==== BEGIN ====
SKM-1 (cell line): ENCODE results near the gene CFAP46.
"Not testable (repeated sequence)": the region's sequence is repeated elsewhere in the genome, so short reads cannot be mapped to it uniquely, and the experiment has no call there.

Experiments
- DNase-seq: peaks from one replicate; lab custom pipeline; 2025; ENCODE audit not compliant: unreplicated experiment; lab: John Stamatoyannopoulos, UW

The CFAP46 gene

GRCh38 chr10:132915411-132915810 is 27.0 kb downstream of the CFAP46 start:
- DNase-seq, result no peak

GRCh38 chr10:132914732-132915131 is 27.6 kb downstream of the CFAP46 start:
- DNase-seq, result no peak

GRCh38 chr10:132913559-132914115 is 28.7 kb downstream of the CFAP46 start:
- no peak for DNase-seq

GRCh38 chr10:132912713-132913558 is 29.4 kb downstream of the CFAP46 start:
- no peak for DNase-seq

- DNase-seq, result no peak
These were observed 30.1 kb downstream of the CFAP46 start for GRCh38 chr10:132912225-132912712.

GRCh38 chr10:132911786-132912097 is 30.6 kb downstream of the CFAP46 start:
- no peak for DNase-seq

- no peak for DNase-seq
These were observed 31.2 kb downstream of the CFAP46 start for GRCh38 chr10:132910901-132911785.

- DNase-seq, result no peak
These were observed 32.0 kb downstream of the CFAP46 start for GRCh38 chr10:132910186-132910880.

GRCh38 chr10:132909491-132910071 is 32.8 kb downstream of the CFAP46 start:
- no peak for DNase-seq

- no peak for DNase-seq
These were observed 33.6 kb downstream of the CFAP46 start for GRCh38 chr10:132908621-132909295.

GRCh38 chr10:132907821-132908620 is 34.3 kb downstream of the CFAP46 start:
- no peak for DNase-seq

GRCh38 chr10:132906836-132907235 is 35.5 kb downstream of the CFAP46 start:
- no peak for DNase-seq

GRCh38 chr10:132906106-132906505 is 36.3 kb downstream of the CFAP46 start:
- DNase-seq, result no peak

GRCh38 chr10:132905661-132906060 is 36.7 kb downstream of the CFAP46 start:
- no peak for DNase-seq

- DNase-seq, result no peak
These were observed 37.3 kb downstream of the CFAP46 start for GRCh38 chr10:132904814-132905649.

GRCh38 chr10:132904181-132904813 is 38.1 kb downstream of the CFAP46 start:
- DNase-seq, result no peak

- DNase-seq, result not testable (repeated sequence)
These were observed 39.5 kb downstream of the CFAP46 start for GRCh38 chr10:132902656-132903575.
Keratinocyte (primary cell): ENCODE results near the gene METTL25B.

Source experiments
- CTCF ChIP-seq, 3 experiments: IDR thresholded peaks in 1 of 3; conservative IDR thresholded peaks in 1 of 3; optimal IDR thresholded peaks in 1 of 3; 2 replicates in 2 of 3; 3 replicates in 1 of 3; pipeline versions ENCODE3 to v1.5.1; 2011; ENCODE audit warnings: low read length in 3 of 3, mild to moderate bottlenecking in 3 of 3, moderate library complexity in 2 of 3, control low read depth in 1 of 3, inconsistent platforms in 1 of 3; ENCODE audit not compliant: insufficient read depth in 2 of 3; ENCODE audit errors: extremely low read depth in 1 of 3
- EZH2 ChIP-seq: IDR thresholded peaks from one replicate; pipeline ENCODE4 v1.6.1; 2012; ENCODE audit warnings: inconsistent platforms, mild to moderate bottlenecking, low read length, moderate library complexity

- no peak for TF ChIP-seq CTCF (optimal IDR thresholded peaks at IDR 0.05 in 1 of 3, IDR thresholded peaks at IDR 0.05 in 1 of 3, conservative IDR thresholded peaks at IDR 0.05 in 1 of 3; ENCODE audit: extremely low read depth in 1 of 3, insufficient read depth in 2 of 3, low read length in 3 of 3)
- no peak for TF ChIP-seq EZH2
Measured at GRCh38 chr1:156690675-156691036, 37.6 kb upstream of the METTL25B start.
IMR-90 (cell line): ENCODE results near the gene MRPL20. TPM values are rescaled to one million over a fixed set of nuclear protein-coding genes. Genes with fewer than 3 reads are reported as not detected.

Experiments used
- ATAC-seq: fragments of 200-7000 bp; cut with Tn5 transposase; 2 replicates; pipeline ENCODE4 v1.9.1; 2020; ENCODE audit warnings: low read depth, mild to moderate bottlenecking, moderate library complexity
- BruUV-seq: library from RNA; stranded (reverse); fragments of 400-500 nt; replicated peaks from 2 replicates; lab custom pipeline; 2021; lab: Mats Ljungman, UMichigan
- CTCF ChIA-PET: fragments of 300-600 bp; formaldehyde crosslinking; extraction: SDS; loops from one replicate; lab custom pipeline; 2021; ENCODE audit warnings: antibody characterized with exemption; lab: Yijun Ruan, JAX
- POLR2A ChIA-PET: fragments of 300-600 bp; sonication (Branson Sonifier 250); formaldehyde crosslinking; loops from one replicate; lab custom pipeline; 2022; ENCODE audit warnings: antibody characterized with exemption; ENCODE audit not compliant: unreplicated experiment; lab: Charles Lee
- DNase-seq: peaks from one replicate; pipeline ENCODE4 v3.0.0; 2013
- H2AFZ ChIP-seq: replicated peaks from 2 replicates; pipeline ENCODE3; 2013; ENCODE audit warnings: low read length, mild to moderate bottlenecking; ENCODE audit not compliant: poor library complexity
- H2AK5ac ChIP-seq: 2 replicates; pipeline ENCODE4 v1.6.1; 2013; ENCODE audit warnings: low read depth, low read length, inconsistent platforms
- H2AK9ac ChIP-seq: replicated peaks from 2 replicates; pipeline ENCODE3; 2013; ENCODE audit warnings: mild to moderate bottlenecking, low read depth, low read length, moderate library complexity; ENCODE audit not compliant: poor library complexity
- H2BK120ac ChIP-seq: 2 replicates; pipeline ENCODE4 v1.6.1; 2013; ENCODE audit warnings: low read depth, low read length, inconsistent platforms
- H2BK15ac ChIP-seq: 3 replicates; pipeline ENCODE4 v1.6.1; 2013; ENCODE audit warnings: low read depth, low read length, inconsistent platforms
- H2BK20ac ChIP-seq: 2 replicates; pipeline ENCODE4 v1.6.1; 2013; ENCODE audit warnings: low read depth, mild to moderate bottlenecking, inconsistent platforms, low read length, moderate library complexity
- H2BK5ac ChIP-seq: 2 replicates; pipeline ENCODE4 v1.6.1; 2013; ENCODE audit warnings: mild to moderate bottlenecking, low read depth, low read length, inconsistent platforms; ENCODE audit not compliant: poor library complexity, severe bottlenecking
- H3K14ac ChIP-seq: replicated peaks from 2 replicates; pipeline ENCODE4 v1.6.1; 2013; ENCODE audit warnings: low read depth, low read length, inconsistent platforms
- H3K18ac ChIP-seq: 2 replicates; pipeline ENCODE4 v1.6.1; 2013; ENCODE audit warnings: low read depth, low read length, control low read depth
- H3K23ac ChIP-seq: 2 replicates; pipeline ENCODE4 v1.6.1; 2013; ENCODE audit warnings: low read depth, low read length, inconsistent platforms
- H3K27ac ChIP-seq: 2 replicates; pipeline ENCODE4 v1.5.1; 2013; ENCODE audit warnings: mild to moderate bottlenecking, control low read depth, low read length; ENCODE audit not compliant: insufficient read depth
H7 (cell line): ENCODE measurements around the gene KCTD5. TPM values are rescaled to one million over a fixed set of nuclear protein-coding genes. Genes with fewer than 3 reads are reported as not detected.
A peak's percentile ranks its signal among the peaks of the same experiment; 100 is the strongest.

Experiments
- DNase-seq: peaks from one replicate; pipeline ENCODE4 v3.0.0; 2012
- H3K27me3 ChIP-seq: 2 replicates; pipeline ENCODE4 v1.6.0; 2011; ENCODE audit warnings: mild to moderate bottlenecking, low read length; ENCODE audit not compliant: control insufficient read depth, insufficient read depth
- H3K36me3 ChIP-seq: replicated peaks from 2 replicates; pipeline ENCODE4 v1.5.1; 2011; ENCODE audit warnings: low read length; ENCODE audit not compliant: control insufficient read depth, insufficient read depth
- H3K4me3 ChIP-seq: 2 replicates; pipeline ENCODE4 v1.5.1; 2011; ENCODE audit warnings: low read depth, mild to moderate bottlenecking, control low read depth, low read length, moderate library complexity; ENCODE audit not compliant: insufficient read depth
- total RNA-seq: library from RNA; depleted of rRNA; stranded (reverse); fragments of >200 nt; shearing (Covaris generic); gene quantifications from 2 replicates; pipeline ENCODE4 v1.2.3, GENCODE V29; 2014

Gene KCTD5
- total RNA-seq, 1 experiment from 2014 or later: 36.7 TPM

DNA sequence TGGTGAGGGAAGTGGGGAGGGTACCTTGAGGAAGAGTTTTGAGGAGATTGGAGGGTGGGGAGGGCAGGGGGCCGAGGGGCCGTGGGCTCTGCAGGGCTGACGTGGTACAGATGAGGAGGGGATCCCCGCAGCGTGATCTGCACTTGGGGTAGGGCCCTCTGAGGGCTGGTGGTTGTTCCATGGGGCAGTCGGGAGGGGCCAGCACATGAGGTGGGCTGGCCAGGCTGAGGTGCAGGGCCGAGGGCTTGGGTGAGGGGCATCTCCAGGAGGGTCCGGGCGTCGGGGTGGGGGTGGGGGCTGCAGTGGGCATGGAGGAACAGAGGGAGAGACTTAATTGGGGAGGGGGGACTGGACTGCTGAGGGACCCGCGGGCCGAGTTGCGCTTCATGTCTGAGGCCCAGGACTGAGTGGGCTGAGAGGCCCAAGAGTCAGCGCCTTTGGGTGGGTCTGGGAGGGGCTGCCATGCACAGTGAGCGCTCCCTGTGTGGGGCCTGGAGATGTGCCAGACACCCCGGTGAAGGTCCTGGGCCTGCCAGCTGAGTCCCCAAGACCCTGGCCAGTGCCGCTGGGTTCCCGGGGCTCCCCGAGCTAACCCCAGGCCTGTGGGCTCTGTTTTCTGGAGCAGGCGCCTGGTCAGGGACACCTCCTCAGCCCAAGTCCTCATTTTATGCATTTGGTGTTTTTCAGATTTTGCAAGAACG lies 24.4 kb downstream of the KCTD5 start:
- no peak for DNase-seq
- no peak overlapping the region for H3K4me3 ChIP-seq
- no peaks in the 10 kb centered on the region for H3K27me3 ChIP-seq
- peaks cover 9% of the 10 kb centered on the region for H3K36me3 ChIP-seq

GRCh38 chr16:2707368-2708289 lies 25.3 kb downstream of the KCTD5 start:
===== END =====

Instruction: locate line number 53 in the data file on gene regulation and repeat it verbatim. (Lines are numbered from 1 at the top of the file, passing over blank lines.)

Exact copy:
- DNase-seq: peaks from one replicate; pipeline ENCODE4 v3.0.0; 2013